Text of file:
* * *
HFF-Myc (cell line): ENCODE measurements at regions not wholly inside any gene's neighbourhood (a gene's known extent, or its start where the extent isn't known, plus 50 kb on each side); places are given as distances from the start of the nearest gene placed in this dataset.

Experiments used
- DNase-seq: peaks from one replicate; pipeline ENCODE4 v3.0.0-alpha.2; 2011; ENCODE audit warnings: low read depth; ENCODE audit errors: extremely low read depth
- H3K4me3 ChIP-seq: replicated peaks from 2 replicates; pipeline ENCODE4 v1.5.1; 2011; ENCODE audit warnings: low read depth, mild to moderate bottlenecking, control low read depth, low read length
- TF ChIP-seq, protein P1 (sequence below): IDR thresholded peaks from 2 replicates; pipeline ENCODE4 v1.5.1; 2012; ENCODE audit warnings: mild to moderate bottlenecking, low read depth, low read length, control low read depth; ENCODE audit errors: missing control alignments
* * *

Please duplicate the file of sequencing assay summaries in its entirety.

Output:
HFF-Myc (cell line): ENCODE measurements at regions not wholly inside any gene's neighbourhood (a gene's known extent, or its start where the extent isn't known, plus 50 kb on each side); places are given as distances from the start of the nearest gene placed in this dataset.

Experiments used
- DNase-seq: peaks from one replicate; pipeline ENCODE4 v3.0.0-alpha.2; 2011; ENCODE audit warnings: low read depth; ENCODE audit errors: extremely low read depth
- H3K4me3 ChIP-seq: replicated peaks from 2 replicates; pipeline ENCODE4 v1.5.1; 2011; ENCODE audit warnings: low read depth, mild to moderate bottlenecking, control low read depth, low read length
- TF ChIP-seq, protein P1 (sequence below): IDR thresholded peaks from 2 replicates; pipeline ENCODE4 v1.5.1; 2012; ENCODE audit warnings: mild to moderate bottlenecking, low read depth, low read length, control low read depth; ENCODE audit errors: missing control alignments